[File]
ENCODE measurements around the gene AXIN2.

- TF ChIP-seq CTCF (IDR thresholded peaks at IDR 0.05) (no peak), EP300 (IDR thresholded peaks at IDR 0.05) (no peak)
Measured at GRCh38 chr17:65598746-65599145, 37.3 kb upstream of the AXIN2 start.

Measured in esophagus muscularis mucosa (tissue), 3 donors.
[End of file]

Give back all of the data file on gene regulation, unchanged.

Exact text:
ENCODE measurements around the gene AXIN2.

- TF ChIP-seq CTCF (IDR thresholded peaks at IDR 0.05) (no peak), EP300 (IDR thresholded peaks at IDR 0.05) (no peak)
Measured at GRCh38 chr17:65598746-65599145, 37.3 kb upstream of the AXIN2 start.

Measured in esophagus muscularis mucosa (tissue), 3 donors.